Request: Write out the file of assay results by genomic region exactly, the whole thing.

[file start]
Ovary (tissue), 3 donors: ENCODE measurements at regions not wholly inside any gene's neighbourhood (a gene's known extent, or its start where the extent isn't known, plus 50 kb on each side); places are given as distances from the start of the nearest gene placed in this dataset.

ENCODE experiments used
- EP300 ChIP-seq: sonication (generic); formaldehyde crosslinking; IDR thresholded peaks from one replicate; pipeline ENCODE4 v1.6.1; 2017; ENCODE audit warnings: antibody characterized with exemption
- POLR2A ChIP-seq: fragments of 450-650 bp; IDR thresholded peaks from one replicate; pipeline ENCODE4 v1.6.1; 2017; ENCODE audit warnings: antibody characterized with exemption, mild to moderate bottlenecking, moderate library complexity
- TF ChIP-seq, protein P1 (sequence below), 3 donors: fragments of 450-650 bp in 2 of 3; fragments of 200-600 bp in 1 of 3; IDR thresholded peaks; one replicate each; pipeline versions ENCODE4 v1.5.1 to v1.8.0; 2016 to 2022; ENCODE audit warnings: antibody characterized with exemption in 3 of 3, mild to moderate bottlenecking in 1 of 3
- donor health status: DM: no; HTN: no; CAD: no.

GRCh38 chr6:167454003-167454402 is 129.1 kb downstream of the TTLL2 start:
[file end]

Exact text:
Ovary (tissue), 3 donors: ENCODE measurements at regions not wholly inside any gene's neighbourhood (a gene's known extent, or its start where the extent isn't known, plus 50 kb on each side); places are given as distances from the start of the nearest gene placed in this dataset.

ENCODE experiments used
- EP300 ChIP-seq: sonication (generic); formaldehyde crosslinking; IDR thresholded peaks from one replicate; pipeline ENCODE4 v1.6.1; 2017; ENCODE audit warnings: antibody characterized with exemption
- POLR2A ChIP-seq: fragments of 450-650 bp; IDR thresholded peaks from one replicate; pipeline ENCODE4 v1.6.1; 2017; ENCODE audit warnings: antibody characterized with exemption, mild to moderate bottlenecking, moderate library complexity
- TF ChIP-seq, protein P1 (sequence below), 3 donors: fragments of 450-650 bp in 2 of 3; fragments of 200-600 bp in 1 of 3; IDR thresholded peaks; one replicate each; pipeline versions ENCODE4 v1.5.1 to v1.8.0; 2016 to 2022; ENCODE audit warnings: antibody characterized with exemption in 3 of 3, mild to moderate bottlenecking in 1 of 3
- donor health status: DM: no; HTN: no; CAD: no.

GRCh38 chr6:167454003-167454402 is 129.1 kb downstream of the TTLL2 start: